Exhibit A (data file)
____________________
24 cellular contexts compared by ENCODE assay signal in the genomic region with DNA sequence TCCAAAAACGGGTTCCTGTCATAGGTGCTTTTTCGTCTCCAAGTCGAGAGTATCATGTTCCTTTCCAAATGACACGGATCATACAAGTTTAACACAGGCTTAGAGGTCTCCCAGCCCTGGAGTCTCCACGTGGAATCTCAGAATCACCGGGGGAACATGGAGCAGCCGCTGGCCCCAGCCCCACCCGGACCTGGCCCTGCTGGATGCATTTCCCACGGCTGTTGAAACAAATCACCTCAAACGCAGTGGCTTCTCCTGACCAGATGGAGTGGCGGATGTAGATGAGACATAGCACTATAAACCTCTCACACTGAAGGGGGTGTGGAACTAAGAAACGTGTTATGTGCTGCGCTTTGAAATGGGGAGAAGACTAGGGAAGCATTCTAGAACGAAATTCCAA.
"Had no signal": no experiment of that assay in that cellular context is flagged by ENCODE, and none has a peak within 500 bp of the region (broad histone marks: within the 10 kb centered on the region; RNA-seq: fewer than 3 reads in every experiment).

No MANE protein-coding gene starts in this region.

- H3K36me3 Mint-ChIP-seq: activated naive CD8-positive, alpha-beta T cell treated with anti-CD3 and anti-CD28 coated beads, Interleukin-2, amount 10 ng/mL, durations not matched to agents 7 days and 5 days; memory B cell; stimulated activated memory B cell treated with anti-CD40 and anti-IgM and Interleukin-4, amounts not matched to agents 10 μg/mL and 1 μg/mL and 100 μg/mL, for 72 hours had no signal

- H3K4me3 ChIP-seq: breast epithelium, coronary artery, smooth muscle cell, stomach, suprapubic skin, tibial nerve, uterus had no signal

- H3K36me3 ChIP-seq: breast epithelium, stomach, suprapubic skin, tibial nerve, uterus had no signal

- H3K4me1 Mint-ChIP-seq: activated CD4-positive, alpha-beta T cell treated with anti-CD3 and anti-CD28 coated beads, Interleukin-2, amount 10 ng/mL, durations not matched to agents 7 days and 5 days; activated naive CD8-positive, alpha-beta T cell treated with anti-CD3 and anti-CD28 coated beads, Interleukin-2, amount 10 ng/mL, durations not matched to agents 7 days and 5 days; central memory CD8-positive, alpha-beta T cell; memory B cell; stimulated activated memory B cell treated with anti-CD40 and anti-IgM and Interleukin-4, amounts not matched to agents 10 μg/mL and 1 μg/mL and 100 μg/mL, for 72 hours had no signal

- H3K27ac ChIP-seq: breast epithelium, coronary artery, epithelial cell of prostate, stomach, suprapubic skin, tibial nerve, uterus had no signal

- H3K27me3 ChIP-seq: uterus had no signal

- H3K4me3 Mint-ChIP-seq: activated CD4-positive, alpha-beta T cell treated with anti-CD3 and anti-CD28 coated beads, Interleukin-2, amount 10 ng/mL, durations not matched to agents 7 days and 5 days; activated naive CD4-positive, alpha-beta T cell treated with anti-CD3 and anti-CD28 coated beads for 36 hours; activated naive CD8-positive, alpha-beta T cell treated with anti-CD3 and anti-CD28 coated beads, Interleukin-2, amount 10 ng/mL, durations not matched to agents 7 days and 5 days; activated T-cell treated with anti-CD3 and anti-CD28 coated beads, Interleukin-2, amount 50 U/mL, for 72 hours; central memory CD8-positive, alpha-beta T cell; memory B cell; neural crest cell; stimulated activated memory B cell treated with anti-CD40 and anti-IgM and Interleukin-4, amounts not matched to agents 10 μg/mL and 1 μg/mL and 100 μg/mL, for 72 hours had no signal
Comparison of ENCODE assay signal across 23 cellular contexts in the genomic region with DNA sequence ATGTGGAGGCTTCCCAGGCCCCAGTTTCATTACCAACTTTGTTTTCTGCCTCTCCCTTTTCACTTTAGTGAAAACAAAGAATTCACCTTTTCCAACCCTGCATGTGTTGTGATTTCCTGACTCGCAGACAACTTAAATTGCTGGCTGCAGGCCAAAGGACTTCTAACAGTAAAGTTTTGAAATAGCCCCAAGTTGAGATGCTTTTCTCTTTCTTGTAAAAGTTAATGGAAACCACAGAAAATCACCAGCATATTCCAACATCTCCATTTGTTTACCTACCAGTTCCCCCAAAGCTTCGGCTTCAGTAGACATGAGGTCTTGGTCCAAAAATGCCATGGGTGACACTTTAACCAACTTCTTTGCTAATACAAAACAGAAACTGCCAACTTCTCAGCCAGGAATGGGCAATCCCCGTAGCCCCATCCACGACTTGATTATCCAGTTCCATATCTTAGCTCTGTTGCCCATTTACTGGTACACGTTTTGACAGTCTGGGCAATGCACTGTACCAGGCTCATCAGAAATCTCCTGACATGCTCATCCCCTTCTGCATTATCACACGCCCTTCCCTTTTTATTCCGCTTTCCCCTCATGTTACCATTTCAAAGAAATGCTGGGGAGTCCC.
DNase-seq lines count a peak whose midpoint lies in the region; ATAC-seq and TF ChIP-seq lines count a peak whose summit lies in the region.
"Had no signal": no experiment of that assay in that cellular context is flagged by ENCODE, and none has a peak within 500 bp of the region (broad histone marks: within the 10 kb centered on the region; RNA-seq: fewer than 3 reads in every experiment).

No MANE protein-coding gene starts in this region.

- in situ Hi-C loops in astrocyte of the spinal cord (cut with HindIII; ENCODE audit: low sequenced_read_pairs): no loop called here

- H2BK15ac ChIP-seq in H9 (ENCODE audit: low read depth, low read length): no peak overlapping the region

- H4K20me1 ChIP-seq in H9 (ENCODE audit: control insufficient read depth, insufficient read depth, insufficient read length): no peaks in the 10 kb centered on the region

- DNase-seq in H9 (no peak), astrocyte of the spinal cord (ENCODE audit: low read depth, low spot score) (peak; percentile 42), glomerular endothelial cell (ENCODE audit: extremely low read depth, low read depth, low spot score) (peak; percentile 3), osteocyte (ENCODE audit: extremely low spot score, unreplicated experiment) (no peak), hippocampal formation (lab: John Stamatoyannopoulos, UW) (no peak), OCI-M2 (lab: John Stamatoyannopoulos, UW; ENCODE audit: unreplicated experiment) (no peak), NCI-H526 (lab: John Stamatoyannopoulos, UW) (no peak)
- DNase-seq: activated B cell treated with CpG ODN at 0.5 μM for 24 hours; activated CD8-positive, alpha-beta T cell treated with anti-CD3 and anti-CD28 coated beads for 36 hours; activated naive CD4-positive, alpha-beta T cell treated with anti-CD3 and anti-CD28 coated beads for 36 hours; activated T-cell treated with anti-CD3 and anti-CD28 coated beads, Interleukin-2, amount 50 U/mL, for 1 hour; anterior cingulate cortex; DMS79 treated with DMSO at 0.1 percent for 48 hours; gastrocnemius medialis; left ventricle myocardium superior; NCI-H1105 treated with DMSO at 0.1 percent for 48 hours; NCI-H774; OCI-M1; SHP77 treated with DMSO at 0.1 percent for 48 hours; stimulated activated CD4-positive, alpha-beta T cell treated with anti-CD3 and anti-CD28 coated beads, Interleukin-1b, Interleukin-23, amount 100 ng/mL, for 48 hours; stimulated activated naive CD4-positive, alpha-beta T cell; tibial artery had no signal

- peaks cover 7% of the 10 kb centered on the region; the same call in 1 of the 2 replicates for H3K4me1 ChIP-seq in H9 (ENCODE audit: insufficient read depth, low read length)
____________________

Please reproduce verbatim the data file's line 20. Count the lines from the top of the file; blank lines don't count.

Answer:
- peaks cover 7% of the 10 kb centered on the region; the same call in 1 of the 2 replicates for H3K4me1 ChIP-seq in H9 (ENCODE audit: insufficient read depth, low read length)